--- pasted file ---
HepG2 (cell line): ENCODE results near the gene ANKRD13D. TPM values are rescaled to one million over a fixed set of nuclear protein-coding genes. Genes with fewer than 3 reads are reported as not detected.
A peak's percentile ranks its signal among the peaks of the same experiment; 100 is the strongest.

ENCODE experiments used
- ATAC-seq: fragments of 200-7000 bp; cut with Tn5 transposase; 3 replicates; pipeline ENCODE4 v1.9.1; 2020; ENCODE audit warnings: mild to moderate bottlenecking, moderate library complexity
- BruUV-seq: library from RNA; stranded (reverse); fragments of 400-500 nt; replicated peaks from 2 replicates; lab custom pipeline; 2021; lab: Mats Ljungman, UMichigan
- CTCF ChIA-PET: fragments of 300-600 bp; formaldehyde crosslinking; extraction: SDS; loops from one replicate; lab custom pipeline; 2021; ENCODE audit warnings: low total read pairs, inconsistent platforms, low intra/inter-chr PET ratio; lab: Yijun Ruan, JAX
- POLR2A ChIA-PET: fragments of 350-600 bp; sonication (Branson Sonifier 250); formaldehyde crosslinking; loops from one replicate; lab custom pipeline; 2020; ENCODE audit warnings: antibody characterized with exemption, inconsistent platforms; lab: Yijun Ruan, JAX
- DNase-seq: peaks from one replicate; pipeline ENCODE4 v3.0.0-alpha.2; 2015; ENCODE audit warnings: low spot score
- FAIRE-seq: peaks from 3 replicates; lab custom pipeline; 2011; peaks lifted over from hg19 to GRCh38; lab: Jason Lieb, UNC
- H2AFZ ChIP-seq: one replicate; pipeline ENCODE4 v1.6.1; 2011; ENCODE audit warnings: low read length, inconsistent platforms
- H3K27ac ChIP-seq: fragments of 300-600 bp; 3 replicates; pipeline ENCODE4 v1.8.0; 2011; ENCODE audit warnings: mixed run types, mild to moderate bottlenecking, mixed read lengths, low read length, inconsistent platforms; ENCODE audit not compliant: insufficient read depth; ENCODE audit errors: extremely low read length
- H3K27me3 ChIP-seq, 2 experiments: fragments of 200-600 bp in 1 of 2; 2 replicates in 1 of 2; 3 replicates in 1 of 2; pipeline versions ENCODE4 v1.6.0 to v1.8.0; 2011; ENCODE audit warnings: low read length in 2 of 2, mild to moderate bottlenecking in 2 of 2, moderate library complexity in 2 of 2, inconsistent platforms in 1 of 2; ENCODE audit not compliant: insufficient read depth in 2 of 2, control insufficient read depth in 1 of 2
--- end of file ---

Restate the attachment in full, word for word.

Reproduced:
HepG2 (cell line): ENCODE results near the gene ANKRD13D. TPM values are rescaled to one million over a fixed set of nuclear protein-coding genes. Genes with fewer than 3 reads are reported as not detected.
A peak's percentile ranks its signal among the peaks of the same experiment; 100 is the strongest.

ENCODE experiments used
- ATAC-seq: fragments of 200-7000 bp; cut with Tn5 transposase; 3 replicates; pipeline ENCODE4 v1.9.1; 2020; ENCODE audit warnings: mild to moderate bottlenecking, moderate library complexity
- BruUV-seq: library from RNA; stranded (reverse); fragments of 400-500 nt; replicated peaks from 2 replicates; lab custom pipeline; 2021; lab: Mats Ljungman, UMichigan
- CTCF ChIA-PET: fragments of 300-600 bp; formaldehyde crosslinking; extraction: SDS; loops from one replicate; lab custom pipeline; 2021; ENCODE audit warnings: low total read pairs, inconsistent platforms, low intra/inter-chr PET ratio; lab: Yijun Ruan, JAX
- POLR2A ChIA-PET: fragments of 350-600 bp; sonication (Branson Sonifier 250); formaldehyde crosslinking; loops from one replicate; lab custom pipeline; 2020; ENCODE audit warnings: antibody characterized with exemption, inconsistent platforms; lab: Yijun Ruan, JAX
- DNase-seq: peaks from one replicate; pipeline ENCODE4 v3.0.0-alpha.2; 2015; ENCODE audit warnings: low spot score
- FAIRE-seq: peaks from 3 replicates; lab custom pipeline; 2011; peaks lifted over from hg19 to GRCh38; lab: Jason Lieb, UNC
- H2AFZ ChIP-seq: one replicate; pipeline ENCODE4 v1.6.1; 2011; ENCODE audit warnings: low read length, inconsistent platforms
- H3K27ac ChIP-seq: fragments of 300-600 bp; 3 replicates; pipeline ENCODE4 v1.8.0; 2011; ENCODE audit warnings: mixed run types, mild to moderate bottlenecking, mixed read lengths, low read length, inconsistent platforms; ENCODE audit not compliant: insufficient read depth; ENCODE audit errors: extremely low read length
- H3K27me3 ChIP-seq, 2 experiments: fragments of 200-600 bp in 1 of 2; 2 replicates in 1 of 2; 3 replicates in 1 of 2; pipeline versions ENCODE4 v1.6.0 to v1.8.0; 2011; ENCODE audit warnings: low read length in 2 of 2, mild to moderate bottlenecking in 2 of 2, moderate library complexity in 2 of 2, inconsistent platforms in 1 of 2; ENCODE audit not compliant: insufficient read depth in 2 of 2, control insufficient read depth in 1 of 2